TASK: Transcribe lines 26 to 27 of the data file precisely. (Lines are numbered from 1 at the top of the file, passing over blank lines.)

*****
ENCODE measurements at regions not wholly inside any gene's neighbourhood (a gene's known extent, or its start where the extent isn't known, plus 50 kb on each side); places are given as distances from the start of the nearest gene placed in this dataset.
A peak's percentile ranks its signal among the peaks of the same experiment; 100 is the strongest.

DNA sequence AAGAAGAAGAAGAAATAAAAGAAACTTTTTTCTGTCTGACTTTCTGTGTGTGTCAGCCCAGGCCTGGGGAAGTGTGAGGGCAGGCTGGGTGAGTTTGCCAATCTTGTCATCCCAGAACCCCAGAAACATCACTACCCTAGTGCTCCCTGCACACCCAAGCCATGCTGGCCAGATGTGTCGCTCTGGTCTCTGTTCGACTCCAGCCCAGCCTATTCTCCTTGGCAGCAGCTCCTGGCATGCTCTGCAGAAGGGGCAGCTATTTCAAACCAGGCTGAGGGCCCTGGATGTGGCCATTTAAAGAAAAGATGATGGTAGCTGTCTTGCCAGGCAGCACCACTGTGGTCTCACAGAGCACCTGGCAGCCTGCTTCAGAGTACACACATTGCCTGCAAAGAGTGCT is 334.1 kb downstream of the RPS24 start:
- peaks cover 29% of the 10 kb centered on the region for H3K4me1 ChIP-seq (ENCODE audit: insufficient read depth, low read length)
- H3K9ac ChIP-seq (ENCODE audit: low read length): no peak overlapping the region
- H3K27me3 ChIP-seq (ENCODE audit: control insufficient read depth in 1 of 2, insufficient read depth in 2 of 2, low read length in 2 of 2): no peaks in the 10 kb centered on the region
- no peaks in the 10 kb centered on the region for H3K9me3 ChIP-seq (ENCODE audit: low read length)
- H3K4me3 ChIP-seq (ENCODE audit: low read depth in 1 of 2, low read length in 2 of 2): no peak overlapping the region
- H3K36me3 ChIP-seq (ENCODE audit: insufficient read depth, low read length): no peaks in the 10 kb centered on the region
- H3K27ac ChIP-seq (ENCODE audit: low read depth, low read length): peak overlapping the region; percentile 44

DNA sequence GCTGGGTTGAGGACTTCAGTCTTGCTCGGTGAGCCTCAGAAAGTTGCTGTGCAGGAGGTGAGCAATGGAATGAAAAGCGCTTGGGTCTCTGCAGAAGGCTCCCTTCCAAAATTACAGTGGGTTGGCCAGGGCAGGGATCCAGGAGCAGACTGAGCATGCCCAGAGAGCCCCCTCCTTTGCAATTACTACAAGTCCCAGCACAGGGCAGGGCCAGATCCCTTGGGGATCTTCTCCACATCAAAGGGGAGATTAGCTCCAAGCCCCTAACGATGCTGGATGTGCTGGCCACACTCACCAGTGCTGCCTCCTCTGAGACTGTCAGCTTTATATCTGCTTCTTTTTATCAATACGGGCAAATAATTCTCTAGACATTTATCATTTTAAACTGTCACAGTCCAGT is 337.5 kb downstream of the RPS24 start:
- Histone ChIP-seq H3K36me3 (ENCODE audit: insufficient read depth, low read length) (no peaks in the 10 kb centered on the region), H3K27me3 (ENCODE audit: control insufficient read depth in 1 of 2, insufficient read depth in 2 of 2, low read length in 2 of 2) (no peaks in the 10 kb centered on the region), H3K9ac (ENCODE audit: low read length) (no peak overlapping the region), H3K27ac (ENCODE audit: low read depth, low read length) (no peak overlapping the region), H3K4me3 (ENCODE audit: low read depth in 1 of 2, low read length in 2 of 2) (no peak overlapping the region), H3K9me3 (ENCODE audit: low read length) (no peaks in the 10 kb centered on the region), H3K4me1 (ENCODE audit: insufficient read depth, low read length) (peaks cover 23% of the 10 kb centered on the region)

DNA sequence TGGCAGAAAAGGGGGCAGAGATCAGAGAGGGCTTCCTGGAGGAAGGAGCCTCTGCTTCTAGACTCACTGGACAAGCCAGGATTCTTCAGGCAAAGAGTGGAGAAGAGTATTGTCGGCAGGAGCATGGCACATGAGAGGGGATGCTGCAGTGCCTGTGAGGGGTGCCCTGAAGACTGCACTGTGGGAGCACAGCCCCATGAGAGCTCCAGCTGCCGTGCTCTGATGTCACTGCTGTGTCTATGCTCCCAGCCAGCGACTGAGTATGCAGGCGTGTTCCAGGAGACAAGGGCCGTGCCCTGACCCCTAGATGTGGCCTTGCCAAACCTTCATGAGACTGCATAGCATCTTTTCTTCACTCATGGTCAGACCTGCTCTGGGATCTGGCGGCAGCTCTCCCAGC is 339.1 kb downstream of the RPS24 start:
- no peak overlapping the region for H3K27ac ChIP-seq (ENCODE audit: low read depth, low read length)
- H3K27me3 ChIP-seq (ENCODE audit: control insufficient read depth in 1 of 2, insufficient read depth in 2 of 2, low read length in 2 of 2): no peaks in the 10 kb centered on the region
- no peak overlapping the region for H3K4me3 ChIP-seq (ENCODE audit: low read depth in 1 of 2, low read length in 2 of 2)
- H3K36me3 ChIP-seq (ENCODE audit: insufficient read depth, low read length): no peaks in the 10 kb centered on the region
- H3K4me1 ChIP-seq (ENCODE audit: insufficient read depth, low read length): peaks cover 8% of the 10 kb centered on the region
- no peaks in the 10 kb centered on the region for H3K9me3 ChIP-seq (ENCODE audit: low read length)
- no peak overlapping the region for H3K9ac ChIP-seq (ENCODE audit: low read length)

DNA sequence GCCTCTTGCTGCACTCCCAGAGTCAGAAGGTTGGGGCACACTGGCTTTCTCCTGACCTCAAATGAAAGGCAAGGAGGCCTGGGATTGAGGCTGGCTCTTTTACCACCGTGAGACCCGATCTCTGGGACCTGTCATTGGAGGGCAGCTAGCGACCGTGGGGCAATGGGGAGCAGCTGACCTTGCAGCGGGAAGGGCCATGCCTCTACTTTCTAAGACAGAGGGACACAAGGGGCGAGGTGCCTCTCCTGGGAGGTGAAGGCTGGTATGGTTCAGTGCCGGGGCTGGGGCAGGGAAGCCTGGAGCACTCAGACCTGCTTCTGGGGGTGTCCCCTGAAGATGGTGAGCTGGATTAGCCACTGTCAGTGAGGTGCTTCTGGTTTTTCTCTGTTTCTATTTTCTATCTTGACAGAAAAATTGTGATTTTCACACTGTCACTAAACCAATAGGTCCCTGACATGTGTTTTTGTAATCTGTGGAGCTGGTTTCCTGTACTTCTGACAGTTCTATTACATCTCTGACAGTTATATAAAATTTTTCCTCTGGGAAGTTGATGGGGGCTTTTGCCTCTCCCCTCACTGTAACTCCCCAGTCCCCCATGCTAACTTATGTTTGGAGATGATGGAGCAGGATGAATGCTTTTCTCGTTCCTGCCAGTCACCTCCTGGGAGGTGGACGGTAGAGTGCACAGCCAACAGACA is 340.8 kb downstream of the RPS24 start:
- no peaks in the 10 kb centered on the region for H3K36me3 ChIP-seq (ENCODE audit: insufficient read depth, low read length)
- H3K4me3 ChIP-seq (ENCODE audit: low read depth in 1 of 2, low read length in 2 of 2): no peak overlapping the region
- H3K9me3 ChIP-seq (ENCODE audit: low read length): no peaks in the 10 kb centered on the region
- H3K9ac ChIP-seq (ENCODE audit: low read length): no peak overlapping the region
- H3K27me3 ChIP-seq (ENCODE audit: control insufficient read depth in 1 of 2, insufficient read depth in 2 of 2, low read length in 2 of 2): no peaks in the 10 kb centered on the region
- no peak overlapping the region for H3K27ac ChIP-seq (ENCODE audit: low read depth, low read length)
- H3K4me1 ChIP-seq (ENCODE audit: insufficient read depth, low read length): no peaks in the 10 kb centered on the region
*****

- H3K27me3 ChIP-seq (ENCODE audit: control insufficient read depth in 1 of 2, insufficient read depth in 2 of 2, low read length in 2 of 2): no peaks in the 10 kb centered on the region
- no peak overlapping the region for H3K27ac ChIP-seq (ENCODE audit: low read depth, low read length)